The emotional well-being of aid workers and advocates is still not prioritized by employers — but donors could play a key role in changing this, according to Leyla Hussein, a psychotherapist and campaigner against female genital mutilation.
In an interview with Devex, Hussein — who was made an officer of the Order of the British Empire in 2019 for her advocacy work — said donors can help protect the mental health of grassroots campaigners and others working on the projects they fund. She said they are well positioned to change attitudes and policies in the sector by tying grants to the provision of mental health training and support for all teams involved.
“It’s so important that donors make this a requirement when people are applying for funding because it’s the only way we’re going to safeguard [mental health],” Hussein said.
“We've been so focused on trying to help other people but not recognizing our colleagues who deliver this work need to be supported.”— Leyla Hussein, psychotherapist and anti-FGM campaigner
Last month, she launched a training initiative in collaboration with the Orchid Project to support the emotional well-being of activists in Africa and equip them with the basics of self-care. The focus, for now, is on helping grassroots campaigners, who are often undervalued for their expertise while involved in work that is both physically and “emotionally dangerous,” she said.
However, Hussein emphasized that it’s not just activists and those on the front line who can face burnout and other mental health conditions. Anyone in the sector, from program staff members to the person reading the reports in the head office, can be triggered and struggle with these issues. There is a huge disconnect in the sector, she said, where “we've been so focused on trying to help other people but not recognizing our colleagues who deliver this work need to be supported.”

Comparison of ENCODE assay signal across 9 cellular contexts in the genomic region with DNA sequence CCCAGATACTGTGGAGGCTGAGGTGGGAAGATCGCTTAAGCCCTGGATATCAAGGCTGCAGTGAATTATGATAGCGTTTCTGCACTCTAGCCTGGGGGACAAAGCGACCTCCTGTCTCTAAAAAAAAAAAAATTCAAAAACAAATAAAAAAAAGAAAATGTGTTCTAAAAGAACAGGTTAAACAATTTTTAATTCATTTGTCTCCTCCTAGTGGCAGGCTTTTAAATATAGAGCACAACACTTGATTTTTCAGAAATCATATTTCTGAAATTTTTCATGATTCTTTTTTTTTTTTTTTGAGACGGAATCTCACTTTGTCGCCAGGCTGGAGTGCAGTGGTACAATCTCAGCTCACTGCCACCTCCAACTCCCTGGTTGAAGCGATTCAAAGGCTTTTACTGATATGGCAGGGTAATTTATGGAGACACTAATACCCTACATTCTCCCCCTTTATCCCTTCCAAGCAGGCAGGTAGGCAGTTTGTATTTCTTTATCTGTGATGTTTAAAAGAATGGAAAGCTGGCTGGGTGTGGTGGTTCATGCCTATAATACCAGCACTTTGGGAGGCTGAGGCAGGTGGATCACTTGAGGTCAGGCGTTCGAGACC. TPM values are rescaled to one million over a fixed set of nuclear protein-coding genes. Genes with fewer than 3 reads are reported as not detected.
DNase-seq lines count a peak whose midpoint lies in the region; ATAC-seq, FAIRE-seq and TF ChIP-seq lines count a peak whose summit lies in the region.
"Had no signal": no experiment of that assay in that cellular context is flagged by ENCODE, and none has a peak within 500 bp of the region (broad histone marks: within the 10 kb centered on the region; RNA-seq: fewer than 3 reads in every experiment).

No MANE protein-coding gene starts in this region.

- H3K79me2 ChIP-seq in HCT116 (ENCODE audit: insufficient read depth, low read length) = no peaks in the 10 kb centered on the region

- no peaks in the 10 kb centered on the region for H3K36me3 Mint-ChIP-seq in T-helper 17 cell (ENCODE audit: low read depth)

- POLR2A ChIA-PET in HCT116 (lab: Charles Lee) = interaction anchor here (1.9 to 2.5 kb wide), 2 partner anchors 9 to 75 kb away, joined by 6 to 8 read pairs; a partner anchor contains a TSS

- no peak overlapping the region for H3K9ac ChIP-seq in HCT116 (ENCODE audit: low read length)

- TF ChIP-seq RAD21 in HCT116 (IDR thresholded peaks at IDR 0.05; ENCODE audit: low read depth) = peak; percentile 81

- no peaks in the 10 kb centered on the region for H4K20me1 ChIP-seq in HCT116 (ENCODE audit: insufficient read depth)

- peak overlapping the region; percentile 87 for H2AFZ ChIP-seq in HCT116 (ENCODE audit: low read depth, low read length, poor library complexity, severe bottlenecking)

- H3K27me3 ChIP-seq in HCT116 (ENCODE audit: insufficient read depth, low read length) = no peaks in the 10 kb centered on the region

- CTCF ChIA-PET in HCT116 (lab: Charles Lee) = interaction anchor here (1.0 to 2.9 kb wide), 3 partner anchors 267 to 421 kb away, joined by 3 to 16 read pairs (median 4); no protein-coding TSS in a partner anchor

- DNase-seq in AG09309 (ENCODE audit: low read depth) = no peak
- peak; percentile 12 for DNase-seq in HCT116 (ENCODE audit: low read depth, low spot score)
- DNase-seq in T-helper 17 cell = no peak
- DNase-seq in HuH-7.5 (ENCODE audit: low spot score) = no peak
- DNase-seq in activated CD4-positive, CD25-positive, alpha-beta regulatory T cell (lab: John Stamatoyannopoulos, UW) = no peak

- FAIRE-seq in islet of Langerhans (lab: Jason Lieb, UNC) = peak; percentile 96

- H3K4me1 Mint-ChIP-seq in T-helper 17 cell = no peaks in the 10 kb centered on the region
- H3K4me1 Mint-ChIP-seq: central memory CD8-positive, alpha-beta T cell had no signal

According to Hussein, many employers are still failing to see how their staff members can be triggered by the subjects they are working on and the impact this has on their mental health. As a result, there is a “pattern of burnout” in the sector that eventually leads to brain drain as people need to take time off or leave their organizations.
When nine of Action Against Hunger's aid workers tested positive for COVID-19, the organization undertook a survey to understand the psychological impact of quarantine. This op-ed discusses the results to help promote the physical and mental health of front-line workers.
While donors often also lack a real understanding of the challenges faced by those delivering programs, they can make a difference by making training around self-care and coping with secondary trauma a criterion for funding. “Every organization, every department [would then] need to implement this as part of their budget, as part of their mandatory training, [as well as] regular check-ins,” Hussein said. She noted that such interventions do not need to be expensive.
Hussein cited the Wallace Global Fund as one donor that has started taking this approach, and the United Kingdom’s Foreign, Commonwealth & Development Office agreed to similar requirements for a bid Hussein was involved in. She would like to see more donors follow suit and do so sooner rather than later.
The impact of the COVID-19 pandemic means the need for this support is urgent, Hussein said, especially with the increase in gender-based violence making it more dangerous then ever for activists, such as anti-FGM campaigners, to carry out their work. “Let’s not treat [mental health] like a side project,” she urged.
Update, Jan. 11, 2021: This article has been updated to clarify that the Wallace Global Fund is among the donors requiring mental health interventions for aid workers.